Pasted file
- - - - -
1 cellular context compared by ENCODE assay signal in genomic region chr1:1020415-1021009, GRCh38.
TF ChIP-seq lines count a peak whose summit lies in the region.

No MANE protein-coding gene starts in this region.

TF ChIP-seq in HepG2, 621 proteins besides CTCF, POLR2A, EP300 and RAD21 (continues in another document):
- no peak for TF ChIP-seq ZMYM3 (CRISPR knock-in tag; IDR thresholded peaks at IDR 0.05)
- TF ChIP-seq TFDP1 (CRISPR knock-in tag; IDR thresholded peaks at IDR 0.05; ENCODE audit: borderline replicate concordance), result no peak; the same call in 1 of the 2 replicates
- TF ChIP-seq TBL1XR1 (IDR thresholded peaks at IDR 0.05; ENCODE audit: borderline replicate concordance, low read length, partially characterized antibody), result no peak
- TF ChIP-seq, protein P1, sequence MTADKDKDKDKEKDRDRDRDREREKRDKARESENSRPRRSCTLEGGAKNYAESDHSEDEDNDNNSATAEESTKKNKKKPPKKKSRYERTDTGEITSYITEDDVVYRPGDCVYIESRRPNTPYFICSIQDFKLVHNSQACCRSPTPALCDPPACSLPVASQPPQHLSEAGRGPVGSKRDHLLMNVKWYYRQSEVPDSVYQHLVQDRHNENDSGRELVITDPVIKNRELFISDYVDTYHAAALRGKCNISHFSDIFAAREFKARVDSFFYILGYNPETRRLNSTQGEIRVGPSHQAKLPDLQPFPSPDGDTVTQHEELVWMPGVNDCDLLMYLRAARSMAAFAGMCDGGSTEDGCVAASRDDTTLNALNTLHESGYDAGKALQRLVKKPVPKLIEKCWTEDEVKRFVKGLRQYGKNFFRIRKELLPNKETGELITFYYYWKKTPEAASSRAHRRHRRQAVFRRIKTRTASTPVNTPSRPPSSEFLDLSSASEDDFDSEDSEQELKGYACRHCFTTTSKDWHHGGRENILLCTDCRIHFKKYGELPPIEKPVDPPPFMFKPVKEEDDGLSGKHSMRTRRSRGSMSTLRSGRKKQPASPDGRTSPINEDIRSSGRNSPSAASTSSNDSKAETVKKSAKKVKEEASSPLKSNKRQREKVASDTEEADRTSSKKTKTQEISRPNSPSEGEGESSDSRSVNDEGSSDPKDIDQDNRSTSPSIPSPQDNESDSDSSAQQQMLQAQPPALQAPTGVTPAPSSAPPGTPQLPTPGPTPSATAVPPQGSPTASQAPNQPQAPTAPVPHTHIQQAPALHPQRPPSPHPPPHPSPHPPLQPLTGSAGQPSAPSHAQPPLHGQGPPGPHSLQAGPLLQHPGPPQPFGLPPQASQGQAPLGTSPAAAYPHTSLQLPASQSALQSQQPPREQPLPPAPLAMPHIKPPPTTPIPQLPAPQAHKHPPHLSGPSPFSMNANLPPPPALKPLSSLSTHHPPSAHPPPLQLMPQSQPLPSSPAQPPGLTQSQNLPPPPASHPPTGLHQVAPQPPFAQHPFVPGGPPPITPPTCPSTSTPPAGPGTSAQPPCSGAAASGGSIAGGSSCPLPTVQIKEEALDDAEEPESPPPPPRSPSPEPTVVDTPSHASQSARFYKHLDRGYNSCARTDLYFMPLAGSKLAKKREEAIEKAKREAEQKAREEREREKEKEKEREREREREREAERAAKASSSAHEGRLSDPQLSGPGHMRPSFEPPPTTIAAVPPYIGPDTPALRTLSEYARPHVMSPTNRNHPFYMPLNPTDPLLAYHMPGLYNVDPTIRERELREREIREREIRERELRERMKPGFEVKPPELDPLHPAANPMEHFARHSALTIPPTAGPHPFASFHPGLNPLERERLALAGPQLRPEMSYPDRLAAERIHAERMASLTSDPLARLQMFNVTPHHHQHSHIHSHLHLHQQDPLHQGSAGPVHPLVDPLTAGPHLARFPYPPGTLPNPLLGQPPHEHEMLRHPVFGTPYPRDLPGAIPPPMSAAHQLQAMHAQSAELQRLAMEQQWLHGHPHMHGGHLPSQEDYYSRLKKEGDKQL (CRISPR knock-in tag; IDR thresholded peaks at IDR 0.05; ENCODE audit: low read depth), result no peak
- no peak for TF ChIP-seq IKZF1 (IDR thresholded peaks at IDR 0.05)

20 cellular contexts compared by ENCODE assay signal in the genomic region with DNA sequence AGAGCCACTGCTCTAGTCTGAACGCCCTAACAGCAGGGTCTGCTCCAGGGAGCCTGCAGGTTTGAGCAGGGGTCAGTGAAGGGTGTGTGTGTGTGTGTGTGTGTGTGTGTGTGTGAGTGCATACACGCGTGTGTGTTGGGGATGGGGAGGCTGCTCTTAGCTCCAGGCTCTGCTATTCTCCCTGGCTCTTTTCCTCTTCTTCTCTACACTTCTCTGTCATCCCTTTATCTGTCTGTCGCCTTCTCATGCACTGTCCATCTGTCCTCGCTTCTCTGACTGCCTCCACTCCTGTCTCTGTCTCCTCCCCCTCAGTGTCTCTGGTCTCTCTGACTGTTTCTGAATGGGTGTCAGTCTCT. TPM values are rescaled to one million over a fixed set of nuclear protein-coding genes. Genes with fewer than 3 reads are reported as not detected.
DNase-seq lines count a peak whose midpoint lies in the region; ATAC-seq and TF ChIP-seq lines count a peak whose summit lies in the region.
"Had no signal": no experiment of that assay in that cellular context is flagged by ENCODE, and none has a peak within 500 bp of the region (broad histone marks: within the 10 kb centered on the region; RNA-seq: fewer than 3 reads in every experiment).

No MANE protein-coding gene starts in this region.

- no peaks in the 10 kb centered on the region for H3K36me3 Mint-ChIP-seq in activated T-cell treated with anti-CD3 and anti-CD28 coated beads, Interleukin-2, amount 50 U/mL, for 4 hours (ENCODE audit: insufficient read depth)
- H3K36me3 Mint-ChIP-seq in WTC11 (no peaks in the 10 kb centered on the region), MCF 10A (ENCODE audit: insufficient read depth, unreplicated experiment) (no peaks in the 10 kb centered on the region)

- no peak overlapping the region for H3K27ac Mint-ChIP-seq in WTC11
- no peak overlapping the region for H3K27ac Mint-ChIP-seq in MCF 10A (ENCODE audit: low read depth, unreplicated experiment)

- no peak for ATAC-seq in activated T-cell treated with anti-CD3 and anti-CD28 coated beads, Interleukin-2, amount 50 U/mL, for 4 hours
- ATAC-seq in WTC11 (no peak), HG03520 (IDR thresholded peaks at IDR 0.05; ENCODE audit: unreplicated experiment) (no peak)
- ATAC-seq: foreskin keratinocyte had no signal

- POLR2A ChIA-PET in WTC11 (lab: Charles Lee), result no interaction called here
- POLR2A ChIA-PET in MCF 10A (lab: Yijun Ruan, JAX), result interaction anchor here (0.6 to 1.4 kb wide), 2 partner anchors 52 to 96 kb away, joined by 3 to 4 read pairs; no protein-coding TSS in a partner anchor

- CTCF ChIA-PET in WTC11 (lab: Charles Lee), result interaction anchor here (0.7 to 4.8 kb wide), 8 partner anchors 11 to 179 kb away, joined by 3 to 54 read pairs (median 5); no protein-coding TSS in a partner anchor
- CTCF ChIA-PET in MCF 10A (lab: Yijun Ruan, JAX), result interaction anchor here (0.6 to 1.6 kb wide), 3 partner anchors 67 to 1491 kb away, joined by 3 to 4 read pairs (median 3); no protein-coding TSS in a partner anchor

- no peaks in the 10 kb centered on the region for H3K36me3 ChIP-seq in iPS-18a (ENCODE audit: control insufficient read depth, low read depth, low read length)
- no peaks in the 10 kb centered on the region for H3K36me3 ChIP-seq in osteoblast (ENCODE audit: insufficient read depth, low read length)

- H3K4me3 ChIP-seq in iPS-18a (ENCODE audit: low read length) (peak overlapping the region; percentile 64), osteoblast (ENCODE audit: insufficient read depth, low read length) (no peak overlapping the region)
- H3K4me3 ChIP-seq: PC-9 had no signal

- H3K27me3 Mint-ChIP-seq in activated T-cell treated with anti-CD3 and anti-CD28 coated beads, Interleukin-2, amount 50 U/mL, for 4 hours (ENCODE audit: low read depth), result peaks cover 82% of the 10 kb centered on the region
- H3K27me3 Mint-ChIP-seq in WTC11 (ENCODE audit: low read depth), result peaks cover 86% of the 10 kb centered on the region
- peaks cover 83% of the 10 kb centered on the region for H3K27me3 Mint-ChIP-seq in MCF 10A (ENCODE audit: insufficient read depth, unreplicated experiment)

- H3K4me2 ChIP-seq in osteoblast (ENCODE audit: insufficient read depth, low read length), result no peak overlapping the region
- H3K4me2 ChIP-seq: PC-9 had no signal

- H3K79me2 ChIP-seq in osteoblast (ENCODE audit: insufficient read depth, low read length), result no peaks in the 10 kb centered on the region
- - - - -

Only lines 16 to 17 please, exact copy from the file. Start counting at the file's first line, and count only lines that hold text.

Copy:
- no peak overlapping the region for H3K27ac Mint-ChIP-seq in WTC11
- no peak overlapping the region for H3K27ac Mint-ChIP-seq in MCF 10A (ENCODE audit: low read depth, unreplicated experiment)